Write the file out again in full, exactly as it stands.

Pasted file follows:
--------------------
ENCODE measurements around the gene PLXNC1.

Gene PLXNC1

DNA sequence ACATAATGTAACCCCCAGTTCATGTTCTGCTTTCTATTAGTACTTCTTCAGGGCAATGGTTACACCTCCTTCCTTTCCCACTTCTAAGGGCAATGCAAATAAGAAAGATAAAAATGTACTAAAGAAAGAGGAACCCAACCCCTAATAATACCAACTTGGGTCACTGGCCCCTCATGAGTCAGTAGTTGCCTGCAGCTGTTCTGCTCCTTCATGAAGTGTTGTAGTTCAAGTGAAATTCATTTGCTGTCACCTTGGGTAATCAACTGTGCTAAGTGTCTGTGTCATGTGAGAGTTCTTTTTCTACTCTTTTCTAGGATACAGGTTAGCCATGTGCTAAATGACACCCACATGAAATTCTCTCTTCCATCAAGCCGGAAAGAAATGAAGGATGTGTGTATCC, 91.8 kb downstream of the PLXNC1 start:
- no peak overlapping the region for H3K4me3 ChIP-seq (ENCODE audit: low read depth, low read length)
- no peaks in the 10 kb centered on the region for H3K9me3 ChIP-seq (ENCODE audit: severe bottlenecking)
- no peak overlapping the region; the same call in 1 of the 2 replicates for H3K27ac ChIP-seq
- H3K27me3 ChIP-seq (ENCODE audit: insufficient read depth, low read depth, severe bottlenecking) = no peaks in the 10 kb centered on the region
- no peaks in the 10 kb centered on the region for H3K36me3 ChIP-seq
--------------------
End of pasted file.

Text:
ENCODE measurements around the gene PLXNC1.

Gene PLXNC1

DNA sequence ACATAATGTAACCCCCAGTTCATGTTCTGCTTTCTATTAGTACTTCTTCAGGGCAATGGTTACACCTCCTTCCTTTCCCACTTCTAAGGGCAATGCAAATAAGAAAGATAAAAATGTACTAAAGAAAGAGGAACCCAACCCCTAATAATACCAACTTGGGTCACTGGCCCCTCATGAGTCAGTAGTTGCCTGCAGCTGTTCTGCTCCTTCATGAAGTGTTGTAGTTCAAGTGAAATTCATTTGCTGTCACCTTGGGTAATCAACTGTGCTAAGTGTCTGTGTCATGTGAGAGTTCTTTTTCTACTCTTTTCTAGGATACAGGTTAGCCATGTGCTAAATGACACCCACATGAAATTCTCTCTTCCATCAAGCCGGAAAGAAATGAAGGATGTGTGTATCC, 91.8 kb downstream of the PLXNC1 start:
- no peak overlapping the region for H3K4me3 ChIP-seq (ENCODE audit: low read depth, low read length)
- no peaks in the 10 kb centered on the region for H3K9me3 ChIP-seq (ENCODE audit: severe bottlenecking)
- no peak overlapping the region; the same call in 1 of the 2 replicates for H3K27ac ChIP-seq
- H3K27me3 ChIP-seq (ENCODE audit: insufficient read depth, low read depth, severe bottlenecking) = no peaks in the 10 kb centered on the region
- no peaks in the 10 kb centered on the region for H3K36me3 ChIP-seq